Milla and her boyfriend Aimo live with Milla’s alcoholic zombie parents (they literally turn into zombies when they drink) but are hoping to move in to their own place. But life is complicated: Milla’s friend Siiri wants to set Milla up with Ens, a rich young entrepreneur who works for a company that sells trips to the future. Meanwhile, bodybuilding-obsessed Aimo is thinking of spending the couple’s savings on a pair of robotic arms in hopes of impressing Milla and preventing her from leaving him. There are also superheroes, magical gay men, demon-possessed babies, and a mystery involving someone deliberately spreading Noro virus around town while a security guard and a guy in a Tiger mascot costume investigate. LOVEMILLA is seriously weapons-grade quirk, hardly allowing a scene to go by without some kind of absurd sight gag or the introduction of yet another inexplicable character or plot point. But for all of its aggressive kookiness, it never really tips too much into goofiness at the expense of its characters’ relationships and does have some moments of inspired humor. If you find yourself ready to tag out by the time Milla’s superhero friend shows up, it’s probably for the best to do just that. But if you are charmed by the film’s hyperactive willingness to throw everything at you in hopes some of it lands true, you might find a lot about LOVEMILLA to like.




RIVER (Canada/Lao People’s Democratic Republic,
dir. Jamie Dagg)


John Lake is a doctor working for an NGO in Laos, and after ignoring a superior’s orders while trying to save a young woman he is ordered to take some time off. He travels to a small island to spend a few weeks relaxing, but almost immediately he runs into a pair of Australian tourists trying to get a couple of local girls drunk. When he intervenes, the situation spirals rapidly out of control and Lake finds himself on the run.A technically impressive but narratively frustrating debut feature from director Jamie Dagg, RIVER has some astonishingly beautiful scenery in Laos and expert cinematography to make full use of it. Unfortunately, the photography is considerably more compelling than the actual story, with Lake making a series of inexplicably misguided decisions and enjoying almost supernaturally good luck with avoiding police on his journey across the country. Rossi Sutherland gives a solid lead performance, but it’s still tough to empathize much with Lake’s situation when he seems so determined to constantly make things worse for himself.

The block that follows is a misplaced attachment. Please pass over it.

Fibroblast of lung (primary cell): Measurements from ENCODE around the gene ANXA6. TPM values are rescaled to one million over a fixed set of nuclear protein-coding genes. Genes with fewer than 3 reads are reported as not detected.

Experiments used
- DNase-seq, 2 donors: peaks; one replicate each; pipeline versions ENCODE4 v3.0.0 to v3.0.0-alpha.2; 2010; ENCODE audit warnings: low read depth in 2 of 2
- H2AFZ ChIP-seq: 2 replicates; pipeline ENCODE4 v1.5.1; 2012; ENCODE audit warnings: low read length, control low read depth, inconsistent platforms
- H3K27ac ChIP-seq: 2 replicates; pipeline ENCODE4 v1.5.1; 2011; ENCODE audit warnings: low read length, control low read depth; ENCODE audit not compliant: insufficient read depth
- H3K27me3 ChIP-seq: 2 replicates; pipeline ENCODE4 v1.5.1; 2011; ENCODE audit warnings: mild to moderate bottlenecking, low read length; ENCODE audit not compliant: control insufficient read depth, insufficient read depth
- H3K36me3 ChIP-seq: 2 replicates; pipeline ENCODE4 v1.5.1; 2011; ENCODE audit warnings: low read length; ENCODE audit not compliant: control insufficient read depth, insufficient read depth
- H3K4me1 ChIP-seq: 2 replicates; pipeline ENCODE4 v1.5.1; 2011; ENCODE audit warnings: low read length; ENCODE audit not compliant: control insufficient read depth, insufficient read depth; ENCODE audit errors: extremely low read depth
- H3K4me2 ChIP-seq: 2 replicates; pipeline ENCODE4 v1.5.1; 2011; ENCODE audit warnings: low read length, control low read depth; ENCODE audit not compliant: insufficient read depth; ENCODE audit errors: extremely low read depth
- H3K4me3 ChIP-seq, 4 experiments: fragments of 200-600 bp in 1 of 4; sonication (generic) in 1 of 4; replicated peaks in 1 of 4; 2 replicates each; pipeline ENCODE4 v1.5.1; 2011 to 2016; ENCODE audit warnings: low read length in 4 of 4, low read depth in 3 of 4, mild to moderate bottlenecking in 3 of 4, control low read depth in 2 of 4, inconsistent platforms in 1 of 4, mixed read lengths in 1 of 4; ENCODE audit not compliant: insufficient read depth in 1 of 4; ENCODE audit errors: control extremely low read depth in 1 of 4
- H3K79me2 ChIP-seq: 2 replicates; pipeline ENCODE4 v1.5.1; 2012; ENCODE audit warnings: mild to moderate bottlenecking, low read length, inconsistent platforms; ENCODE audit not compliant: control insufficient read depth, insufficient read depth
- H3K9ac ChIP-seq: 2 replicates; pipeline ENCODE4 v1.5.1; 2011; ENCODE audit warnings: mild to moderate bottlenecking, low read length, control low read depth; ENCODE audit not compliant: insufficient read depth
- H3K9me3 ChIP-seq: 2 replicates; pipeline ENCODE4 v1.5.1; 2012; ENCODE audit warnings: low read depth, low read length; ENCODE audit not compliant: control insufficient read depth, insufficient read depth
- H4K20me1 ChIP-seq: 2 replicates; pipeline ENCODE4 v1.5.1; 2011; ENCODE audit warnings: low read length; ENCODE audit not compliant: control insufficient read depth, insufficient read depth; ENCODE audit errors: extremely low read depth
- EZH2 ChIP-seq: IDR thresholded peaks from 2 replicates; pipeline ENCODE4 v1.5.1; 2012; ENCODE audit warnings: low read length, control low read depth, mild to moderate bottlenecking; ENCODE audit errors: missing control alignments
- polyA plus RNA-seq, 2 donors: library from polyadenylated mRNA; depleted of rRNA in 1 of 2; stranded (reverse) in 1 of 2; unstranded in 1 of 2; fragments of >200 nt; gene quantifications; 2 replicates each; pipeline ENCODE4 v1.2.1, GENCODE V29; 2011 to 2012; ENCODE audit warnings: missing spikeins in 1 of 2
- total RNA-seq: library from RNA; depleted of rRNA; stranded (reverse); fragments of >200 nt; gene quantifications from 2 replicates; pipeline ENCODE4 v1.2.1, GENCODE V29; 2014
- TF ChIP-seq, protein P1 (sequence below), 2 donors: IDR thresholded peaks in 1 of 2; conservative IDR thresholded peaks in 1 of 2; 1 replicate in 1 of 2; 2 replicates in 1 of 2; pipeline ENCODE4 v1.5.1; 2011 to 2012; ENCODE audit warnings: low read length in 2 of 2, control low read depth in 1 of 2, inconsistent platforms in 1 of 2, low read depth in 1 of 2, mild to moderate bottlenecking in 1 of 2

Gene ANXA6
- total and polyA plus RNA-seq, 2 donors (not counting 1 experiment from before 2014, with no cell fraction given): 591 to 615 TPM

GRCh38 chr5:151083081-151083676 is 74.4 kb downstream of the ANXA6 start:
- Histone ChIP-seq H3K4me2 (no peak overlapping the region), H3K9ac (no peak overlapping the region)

THE PASSING (UK, dir. Gareth Bryn)


Stanley lives alone in an isolated cottage in a quiet valley, where he tends to the land, builds chairs, and works to construct a well. One day young couple Iwan and Sara crash into a creek on Stanley’s land, and for the first time in a very long time he has to face other people. He helps mend them, but while Iwan is anxious to get back on the road, Sara seems to think they’ve found exactly what they were looking for when they fled their home. An uneasy romantic triangle develops, but Stanley’s distant demeanor conceals a dark secret about his home. THE PASSING is shot well and the acting from its tiny cast is solid, but its pace is so glacial that by the time it comes around to the finale, it’s hard not to feel a little cheated. Other than all the dialogue being in Welsh, there’s not a whole lot about THE PASSING to separate it from other low-budget, minimal genre thrillers, but it will be interesting to see where director Gareth Bryn goes from here.




Jason Coffman